LOS ANGELES (Reuters) - Australian actor Heath Ledger beat all-comers in a 2008 movie poll released on Thursday, sweeping the biggest news story, most missed star and best villain categories thanks to his posthumous hit film " The Dark Knight ."
Ledger, whose death at age 28 in January of an accidental prescription drugs overdose shocked the world, was voted the biggest movie news story of 2008 by 83 percent of votes in the poll by AOL's online movie site Moviefone.com .
The actor also topped the list of movie stars voters will most miss after their deaths, edging out the late Paul Newman by 56 to 20 percent of votes.
Ledger has won Golden Globe and Screen Actors Guild nominations for his supporting actor role as The Joker in the Batman move "The Dark Knight", which was released six months after his death.
"The Dark Knight", the biggest-grossing box office movie worldwide of 2008, easily won the best action movie and "movie most worth your cash" in the Moviefone poll.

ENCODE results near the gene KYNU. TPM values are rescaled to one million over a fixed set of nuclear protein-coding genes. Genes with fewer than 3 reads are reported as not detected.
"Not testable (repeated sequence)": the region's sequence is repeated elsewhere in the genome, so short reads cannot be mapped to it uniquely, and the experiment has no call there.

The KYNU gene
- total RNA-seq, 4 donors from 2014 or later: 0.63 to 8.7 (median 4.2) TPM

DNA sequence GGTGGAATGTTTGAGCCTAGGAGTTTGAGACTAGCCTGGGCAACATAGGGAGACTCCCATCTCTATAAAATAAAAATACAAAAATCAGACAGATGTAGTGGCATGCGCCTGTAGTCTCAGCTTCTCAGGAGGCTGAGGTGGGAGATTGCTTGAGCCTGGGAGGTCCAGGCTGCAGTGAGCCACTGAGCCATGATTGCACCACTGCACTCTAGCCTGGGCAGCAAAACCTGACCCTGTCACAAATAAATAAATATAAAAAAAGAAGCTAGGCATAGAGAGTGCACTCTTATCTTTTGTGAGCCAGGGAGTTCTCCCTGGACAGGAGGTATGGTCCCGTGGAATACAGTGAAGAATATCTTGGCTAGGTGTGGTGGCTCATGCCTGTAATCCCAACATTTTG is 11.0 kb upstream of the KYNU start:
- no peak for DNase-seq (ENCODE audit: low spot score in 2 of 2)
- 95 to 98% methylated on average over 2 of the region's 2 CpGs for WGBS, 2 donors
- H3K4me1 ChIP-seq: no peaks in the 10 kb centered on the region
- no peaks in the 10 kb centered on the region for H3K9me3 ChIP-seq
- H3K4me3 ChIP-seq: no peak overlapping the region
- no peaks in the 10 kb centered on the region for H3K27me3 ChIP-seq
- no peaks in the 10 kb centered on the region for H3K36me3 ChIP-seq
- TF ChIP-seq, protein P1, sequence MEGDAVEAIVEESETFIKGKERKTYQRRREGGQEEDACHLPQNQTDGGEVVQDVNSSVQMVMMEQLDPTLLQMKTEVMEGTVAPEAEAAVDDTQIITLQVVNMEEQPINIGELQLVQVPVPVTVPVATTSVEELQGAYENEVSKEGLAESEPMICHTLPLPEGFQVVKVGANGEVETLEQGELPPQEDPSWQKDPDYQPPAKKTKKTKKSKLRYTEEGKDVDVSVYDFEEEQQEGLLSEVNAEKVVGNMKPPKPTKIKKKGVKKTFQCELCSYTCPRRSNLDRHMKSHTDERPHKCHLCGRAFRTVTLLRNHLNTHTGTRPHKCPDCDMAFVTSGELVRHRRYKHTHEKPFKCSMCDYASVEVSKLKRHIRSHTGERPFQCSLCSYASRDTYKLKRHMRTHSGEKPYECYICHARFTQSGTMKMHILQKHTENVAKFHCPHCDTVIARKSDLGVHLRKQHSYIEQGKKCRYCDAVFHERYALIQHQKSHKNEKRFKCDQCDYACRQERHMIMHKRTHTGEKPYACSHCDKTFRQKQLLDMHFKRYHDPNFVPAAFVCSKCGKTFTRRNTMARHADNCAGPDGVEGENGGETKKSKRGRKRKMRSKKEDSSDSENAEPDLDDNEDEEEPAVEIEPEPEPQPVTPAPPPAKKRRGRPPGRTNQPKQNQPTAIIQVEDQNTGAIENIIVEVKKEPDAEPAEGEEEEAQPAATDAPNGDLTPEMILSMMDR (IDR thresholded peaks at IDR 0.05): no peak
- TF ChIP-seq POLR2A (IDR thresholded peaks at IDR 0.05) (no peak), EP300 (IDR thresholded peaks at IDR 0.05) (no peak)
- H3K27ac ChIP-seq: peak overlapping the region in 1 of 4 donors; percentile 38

But teen vampire movie "Twilight", a favorite with young girls around the world, gave Ledger and "The Dark Knight" a run for the money.
"Twilight" beat " Sex and the City " as the best chick flick of 2008, while actor Robert Pattinson was voted breakout star of the year and Pattinson and his "Twilight" co-star Kristen Stewart won the best on-screen couple with 41 percent of votes.
Sexiest babe of 2008 and best nude scene went to Angelina Jolie for the action movie "Wanted" and Jolie also topped the poll as the actress with the best multiple performances of 2008 for "Wanted", "The Changeling", and " Kung Fu Panda ."
The Mike Myers comedy " The Love Guru " was deemed the worst movie of 2008 by 40 percent of voters, with Paris Hilton's performance in " Repo! The Genetic Opera " heading the list of stars with the worst performances.
Looking ahead, " Harry Potter and the Half-Blood Prince ", out in July 2009, was the most anticipated movie followed by the latest " X-Men " installment " X-Men Origins: Wolverine ."
The poll ran from Dec 17-29 and attracted 3.5 million votes.
(Reporting by Jill Serjeant; editing by Patricia Reaney)